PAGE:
Often the worry is put in terms of "What about all the negative externalities that capitalism would create?" [says Tibor Machan] Which means, what about such things as pollution of the air mass, water ways, and so forth. The idea that's put forth in criticism of capitalism is that if we had full scale private property rights respected and protected, people could do whatever they wanted with what belongs to them and this would involve dumping all kinds of harmful stuff around their property-thus, negative externalities.Tibor Machan considers this notion, and finds it "utterly misconceived," as I do. As he explains,
"Precisely because private property rights would have to be respected and would gain full, uncompromising legal protection, negative or harmful externalities would be prohibited.... As Aristotle already knew, when people need to heed their own stuff, they are more careful than when they deal with commonly owned resources." And when our neighbour dumps one of those "negative externalities" over our fence, if our property rights are properly protected we've got a clear motivation to clean it up, and to ensure our neighbour is legaly required to take responsibility. As Tibor points out,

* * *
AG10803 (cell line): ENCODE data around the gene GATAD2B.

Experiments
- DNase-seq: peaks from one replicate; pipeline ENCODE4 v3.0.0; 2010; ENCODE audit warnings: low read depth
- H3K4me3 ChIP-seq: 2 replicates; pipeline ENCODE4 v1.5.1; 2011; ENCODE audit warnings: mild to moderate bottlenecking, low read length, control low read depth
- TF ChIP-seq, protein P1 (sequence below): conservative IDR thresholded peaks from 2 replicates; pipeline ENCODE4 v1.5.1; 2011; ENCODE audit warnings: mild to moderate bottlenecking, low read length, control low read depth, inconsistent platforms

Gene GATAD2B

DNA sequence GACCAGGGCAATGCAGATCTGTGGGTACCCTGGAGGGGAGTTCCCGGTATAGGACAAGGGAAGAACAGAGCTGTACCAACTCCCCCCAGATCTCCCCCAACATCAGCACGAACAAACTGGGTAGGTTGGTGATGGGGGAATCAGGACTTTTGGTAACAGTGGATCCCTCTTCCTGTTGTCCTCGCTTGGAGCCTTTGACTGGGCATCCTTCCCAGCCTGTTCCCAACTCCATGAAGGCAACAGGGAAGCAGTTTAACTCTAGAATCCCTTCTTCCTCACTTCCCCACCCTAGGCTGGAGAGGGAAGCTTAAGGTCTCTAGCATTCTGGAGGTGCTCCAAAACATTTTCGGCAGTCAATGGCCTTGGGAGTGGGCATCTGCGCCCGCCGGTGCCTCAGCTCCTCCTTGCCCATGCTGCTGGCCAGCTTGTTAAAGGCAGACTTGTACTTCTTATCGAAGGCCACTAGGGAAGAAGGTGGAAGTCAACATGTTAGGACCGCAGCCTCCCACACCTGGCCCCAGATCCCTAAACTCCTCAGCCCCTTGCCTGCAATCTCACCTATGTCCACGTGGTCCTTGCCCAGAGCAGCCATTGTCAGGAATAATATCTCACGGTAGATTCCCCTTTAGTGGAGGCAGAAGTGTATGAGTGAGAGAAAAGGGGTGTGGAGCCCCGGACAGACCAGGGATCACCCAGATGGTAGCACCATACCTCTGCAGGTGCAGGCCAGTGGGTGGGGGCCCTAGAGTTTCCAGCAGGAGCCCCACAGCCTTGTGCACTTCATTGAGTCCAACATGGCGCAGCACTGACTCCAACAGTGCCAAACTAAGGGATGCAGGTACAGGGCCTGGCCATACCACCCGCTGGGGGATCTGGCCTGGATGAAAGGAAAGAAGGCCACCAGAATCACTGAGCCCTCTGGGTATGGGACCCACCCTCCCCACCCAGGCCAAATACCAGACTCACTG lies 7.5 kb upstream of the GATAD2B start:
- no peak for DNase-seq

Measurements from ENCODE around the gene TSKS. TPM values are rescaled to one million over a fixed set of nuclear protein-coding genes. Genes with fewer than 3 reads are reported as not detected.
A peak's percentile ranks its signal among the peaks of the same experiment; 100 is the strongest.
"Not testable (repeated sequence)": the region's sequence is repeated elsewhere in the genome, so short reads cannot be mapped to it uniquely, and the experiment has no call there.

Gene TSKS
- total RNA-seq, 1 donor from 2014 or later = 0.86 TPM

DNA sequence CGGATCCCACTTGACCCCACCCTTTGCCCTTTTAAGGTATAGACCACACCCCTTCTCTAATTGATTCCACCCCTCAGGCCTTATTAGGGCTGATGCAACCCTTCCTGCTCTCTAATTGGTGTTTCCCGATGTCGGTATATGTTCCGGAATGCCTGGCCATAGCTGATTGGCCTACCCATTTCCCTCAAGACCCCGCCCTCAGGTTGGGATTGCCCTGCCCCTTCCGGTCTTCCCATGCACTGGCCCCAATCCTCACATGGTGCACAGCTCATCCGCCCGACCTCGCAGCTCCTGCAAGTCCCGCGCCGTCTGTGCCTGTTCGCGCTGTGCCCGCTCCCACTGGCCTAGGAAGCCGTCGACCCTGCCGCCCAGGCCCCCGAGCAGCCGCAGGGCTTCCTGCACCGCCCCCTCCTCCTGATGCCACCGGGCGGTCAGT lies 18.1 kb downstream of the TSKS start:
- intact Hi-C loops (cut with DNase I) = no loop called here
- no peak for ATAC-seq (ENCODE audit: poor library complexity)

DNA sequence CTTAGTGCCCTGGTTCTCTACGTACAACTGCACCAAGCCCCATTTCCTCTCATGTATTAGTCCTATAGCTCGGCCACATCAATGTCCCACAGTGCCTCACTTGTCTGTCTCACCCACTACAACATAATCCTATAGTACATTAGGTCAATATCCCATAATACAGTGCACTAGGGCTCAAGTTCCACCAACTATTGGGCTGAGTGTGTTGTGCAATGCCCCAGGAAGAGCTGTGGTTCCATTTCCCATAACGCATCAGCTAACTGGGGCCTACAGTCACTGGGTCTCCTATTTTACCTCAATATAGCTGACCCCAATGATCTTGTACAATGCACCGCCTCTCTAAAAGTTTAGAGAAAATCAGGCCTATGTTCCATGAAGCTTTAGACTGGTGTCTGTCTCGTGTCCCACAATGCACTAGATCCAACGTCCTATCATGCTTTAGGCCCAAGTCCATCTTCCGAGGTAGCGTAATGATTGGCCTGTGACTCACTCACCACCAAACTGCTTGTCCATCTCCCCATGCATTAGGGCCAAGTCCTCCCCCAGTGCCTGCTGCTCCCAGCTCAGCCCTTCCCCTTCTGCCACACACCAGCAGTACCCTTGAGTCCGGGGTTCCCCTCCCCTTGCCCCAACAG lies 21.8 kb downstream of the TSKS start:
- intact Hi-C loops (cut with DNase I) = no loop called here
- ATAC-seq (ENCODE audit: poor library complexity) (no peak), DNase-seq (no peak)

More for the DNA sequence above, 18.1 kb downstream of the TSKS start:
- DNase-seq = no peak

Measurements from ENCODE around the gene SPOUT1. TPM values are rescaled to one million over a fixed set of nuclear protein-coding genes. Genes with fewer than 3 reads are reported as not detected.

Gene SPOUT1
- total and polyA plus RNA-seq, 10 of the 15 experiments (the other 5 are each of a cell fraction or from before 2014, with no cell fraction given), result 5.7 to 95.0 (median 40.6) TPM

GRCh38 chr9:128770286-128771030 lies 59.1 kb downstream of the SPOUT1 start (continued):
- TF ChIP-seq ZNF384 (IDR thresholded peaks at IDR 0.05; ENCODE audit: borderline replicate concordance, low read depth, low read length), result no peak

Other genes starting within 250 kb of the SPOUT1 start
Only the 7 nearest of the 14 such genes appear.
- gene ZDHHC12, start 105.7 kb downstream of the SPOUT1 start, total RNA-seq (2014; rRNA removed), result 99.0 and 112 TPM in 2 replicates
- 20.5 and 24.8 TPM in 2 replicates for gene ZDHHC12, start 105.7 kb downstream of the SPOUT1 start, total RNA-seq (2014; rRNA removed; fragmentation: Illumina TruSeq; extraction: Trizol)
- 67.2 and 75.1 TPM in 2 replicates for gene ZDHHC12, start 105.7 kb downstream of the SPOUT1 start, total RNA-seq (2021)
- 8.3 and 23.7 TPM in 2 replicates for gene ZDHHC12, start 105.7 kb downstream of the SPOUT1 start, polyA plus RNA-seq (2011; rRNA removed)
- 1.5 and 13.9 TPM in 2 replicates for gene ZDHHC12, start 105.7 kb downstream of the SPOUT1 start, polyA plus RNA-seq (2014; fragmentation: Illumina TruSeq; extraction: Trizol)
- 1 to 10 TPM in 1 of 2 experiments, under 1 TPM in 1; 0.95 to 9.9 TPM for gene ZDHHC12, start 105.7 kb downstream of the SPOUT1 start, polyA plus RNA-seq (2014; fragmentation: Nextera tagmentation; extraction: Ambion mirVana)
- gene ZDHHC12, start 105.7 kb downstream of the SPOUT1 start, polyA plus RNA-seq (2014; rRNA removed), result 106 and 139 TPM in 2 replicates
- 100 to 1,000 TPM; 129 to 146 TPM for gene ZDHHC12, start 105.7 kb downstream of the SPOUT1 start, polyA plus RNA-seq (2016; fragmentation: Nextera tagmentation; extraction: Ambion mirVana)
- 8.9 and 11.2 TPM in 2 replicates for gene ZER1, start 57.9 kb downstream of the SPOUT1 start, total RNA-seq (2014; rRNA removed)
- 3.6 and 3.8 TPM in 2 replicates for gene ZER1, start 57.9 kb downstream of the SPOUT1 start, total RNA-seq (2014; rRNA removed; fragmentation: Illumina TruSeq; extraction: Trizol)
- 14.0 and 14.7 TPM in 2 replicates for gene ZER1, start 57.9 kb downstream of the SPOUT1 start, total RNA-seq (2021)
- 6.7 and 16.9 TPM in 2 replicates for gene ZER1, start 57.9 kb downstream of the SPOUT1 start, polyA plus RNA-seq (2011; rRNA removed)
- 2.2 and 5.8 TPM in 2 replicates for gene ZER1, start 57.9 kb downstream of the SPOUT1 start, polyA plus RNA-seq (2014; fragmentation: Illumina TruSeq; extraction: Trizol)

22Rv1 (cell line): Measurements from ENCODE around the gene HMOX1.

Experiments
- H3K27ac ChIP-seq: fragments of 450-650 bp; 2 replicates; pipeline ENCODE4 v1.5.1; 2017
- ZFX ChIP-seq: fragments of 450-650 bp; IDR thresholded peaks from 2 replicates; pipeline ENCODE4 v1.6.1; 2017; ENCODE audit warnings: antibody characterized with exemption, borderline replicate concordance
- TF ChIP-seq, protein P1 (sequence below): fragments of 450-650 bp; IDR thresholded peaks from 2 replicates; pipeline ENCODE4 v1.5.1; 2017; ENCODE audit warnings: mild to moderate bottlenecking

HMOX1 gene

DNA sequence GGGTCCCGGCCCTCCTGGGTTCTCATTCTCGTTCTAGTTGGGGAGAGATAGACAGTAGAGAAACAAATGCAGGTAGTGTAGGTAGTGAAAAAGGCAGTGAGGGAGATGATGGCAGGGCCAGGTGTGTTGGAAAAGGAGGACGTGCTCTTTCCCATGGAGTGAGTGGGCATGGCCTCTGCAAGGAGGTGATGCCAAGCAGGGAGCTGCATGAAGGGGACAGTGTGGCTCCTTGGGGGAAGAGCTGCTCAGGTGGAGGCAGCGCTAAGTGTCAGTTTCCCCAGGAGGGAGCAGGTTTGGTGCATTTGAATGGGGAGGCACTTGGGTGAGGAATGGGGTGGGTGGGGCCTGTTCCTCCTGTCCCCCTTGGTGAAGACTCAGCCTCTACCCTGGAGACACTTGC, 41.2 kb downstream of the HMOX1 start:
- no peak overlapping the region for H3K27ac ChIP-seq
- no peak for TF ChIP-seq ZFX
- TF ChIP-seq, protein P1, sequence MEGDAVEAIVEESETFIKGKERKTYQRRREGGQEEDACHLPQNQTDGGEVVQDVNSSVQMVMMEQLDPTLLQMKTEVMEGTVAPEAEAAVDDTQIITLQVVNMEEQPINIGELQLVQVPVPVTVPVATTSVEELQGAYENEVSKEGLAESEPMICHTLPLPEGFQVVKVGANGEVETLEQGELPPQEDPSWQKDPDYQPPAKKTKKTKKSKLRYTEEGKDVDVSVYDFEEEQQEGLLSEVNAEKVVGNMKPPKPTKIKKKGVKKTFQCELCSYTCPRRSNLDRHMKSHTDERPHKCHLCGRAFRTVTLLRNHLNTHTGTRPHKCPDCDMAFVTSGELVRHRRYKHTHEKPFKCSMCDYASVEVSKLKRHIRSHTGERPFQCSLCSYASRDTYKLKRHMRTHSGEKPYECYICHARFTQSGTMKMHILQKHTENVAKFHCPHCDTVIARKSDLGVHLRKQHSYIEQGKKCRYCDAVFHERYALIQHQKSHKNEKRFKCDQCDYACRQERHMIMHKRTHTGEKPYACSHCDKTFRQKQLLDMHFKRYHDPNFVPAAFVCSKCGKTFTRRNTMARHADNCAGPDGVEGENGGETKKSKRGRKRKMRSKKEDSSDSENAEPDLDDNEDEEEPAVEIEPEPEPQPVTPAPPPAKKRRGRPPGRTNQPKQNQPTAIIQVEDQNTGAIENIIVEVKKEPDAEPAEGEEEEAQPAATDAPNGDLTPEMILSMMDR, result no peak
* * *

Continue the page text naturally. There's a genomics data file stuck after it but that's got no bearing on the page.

history bears out these reflections-near-enough-to-capitalist societies are cleaner, preserve and conserve resources more vigilantly than do near-enough-to-socialist ones where-like in the old USSR and even contemporary China-pollution and waste have been immense. So both on the basis of history and careful reflection, it makes much better sense of trust a free market, private property rights based political economy when it comes to environmental values than those that let the state manage it all.Read all of Capitalism and Environmentalism here. And feel free to explore my sidebar categories on Common_Law, Conservation, Property_Rights, and Environment to see my own contributions to this topic.
Linked Article: Capitalism and Environmentalism - Tibor Machan
Related Topics: Common_Law, Conservation, Property_Rights, Environment, Libertarianism